Newbie: Asking for references to his "German doctor" (1 Viewer)

All:

My father-in-law was Bukowski's "German doctor" (see "Post Office", f'rinstance), since passed away. And his wife was my Mother-In-Law (for 17 years or so), still kicking, thank you. She tells of a CB story wherein CB says his doctor married a woman "for her mind". Any clues where I might find this?

Any help would be lovely.

Viktor Nehring
[email protected]
 

zobraks

Reaper Crew
Moderator
She tells of a CB story wherein CB says his doctor married a woman "for her mind". Any clues where I might find this?
That's in Dr. Nazi ( :D), a story from South of No North:
My doctor hunched up on his stool. He yellowed and greyed a bit more. A giant twitch ran through his body. He was almost through. A nice fellow though.
“Well, I got rid of my wife,” he said, “that’s over.”
“Fine,” I said, “tell me about when you were a Nazi.”
“Well, we didn’t have much choice. They just took us in. I was young. I mean, hell, what are you going to do? You can only live in one country at a time. You go to war, and if you don’t end up dead you end up in an open boxcar with people throwing shit at you…”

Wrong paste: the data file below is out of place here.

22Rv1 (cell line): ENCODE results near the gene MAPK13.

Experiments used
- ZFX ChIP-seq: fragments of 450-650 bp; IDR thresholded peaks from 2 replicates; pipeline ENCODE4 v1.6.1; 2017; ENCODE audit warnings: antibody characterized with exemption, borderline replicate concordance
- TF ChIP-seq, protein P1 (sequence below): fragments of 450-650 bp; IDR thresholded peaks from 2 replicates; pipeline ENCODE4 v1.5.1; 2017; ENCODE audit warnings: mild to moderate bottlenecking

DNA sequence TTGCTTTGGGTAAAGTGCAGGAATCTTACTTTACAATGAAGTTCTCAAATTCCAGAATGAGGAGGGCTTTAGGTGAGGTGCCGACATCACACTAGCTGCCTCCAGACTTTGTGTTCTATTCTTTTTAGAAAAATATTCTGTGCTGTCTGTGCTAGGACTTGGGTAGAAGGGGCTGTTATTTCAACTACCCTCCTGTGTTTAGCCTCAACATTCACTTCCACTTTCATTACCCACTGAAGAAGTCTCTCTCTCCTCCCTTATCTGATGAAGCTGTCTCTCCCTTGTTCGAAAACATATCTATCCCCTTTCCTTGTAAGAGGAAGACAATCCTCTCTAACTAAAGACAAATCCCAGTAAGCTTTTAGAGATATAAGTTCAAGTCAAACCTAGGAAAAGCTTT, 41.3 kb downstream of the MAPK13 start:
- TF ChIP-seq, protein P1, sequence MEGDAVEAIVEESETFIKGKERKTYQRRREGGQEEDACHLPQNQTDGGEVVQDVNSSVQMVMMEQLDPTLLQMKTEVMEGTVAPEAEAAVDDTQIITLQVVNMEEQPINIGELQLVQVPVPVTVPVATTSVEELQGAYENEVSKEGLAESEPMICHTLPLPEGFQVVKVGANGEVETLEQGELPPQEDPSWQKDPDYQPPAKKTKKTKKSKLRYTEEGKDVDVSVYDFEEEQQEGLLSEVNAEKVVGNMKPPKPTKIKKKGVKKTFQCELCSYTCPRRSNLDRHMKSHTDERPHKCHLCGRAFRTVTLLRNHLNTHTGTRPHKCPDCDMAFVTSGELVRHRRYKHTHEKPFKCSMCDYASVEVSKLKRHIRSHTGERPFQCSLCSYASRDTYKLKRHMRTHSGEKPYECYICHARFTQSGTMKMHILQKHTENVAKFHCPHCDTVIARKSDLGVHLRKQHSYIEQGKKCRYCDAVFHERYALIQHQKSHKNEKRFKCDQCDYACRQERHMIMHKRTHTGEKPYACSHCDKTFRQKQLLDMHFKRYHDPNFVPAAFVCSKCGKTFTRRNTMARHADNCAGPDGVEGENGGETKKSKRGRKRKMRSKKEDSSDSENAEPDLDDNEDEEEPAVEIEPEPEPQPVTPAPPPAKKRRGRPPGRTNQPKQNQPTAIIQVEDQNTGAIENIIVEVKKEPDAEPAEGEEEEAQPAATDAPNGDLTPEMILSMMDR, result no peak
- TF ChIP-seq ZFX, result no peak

I asked him if he’d fucked his nice nurse. He smiled gently. The smile said yes. Then he told me that since the divorce, well, he’d dated one of his patients, and he knew it wasn’t ethical to get that way with patients…
“No, I think it’s all right, Doctor.”
“She’s a very intelligent woman. I married her.”
Tell us more about your father and mother in-law and what they remembered about Bukowski, please.
P.S. Welcome to The Forum.

P.P.S. Be warned that there's an unpleasant part about your wife-to-be toward the end of that story.
I got up from the table and paid him and I left. I still couldn’t hear anything. I didn’t feel particularly bad or good and I wondered what ailment I would bring him next, what he would do about it, what he would do about his 17 year old daughter who was in love with another woman and who was going to marry the woman, and it occurred to me that everybody suffered continually, including those who pretended they didn’t.
 
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“Well, we didn’t have much choice. They just took us in. I was young. I mean, hell, what are you going to do? You can only live in one country at a time. You go to war, and if you don’t end up dead you end up in an open boxcar with people throwing shit at you…”

How succinct is that? When Buk wrote 50 words, it was often the equivalent of 5,000 from any other writer.
 

zobraks

Reaper Crew
Moderator
Hey Viktor (if you're still around), I just read another piece about your father-in-law.
It's a (very narrative) poem My Doctor (from a book called Open All Night, page 318).

And it's funny, too.
 
Thanks for the tips. The doctor died some time ago -- 1995 or so, and the wife never met him. But there are signed paperbacks on her shelves.
 

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